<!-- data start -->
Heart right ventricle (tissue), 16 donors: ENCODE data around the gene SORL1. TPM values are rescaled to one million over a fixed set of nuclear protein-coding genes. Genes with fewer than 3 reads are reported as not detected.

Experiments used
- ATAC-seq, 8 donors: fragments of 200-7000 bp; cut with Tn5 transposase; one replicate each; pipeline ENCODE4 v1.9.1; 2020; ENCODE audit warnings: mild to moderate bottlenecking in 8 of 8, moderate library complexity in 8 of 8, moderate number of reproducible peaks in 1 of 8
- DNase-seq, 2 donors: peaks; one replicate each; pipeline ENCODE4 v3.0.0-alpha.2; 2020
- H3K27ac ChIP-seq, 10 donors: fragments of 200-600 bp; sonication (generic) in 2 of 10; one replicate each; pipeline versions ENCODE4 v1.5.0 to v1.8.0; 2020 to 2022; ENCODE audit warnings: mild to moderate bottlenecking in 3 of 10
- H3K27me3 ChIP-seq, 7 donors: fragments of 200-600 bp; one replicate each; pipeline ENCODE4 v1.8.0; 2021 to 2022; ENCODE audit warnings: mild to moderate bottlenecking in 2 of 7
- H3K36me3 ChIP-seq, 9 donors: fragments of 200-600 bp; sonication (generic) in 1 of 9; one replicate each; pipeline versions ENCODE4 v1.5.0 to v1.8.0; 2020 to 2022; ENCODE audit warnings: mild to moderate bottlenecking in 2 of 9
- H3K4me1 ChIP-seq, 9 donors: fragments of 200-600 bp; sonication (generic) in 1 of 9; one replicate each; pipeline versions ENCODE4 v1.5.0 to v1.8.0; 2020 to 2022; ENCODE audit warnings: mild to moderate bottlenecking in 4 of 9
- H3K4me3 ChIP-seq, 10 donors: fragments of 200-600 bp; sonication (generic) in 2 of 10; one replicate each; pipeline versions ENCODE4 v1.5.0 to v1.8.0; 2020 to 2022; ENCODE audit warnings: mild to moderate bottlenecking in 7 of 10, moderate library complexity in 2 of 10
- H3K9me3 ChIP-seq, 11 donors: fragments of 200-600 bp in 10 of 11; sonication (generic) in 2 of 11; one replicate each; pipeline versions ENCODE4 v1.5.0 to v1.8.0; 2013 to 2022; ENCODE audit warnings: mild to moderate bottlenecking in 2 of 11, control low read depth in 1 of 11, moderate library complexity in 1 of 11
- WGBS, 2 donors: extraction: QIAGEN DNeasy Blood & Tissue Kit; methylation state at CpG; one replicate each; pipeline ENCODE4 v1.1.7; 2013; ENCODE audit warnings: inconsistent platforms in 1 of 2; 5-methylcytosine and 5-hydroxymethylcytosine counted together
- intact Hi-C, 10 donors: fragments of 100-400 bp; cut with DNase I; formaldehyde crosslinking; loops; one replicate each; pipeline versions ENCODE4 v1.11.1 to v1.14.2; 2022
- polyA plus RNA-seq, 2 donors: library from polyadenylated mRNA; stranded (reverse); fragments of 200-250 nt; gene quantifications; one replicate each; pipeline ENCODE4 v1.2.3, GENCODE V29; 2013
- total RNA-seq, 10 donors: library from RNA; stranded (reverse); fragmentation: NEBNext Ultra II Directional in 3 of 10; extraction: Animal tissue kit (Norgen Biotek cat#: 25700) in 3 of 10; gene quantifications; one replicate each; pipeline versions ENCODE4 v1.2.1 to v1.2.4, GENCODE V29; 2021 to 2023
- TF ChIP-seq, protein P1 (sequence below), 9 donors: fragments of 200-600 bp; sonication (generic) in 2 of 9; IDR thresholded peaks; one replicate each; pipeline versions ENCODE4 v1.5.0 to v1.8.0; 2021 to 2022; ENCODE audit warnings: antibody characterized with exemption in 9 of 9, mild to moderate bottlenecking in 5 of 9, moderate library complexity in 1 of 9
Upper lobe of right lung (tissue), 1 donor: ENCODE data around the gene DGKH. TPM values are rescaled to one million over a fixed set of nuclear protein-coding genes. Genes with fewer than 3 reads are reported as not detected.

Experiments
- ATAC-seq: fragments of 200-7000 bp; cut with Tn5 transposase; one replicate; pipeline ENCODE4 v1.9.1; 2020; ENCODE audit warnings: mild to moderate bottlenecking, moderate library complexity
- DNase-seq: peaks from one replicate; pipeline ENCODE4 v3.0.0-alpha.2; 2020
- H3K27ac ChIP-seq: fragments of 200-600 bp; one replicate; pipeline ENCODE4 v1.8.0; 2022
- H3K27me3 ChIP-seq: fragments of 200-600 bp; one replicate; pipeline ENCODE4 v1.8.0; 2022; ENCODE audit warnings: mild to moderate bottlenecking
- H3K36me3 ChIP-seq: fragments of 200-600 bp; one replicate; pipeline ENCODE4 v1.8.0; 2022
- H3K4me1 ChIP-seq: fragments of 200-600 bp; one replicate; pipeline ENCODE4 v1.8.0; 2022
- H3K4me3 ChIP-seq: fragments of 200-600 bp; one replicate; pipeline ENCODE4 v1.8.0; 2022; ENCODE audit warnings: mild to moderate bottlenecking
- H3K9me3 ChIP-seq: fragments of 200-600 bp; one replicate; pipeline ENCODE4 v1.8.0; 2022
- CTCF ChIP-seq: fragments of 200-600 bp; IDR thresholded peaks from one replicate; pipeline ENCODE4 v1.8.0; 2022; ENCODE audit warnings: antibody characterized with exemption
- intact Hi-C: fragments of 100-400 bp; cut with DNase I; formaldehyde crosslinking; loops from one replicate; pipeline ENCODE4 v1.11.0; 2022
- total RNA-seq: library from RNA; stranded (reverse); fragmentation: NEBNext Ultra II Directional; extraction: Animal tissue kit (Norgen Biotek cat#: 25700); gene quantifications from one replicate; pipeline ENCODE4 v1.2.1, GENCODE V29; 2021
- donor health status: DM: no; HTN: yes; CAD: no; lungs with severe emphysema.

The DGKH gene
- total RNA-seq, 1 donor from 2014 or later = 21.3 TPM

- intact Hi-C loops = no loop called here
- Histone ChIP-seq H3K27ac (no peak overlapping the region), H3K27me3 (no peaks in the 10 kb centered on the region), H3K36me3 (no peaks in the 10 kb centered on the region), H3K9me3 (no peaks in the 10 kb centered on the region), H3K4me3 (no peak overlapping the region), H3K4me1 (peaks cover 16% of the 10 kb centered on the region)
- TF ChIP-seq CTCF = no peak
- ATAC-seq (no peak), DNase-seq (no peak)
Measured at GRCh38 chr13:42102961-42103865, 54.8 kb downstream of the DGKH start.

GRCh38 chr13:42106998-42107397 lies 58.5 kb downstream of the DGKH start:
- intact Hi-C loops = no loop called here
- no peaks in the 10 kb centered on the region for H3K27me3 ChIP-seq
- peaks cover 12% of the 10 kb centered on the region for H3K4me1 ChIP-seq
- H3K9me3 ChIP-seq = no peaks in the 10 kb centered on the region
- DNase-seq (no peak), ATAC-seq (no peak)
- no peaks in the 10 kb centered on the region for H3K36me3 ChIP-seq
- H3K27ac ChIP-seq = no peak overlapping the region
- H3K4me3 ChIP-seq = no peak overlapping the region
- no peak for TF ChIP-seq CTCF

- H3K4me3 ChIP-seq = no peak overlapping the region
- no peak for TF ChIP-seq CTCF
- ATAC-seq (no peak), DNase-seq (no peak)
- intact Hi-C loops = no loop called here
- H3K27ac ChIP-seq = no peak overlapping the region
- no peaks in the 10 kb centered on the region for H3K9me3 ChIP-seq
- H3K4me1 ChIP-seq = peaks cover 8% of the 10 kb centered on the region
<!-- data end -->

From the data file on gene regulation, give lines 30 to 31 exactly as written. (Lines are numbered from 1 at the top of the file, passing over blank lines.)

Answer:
The DGKH gene
- total RNA-seq, 1 donor from 2014 or later = 21.3 TPM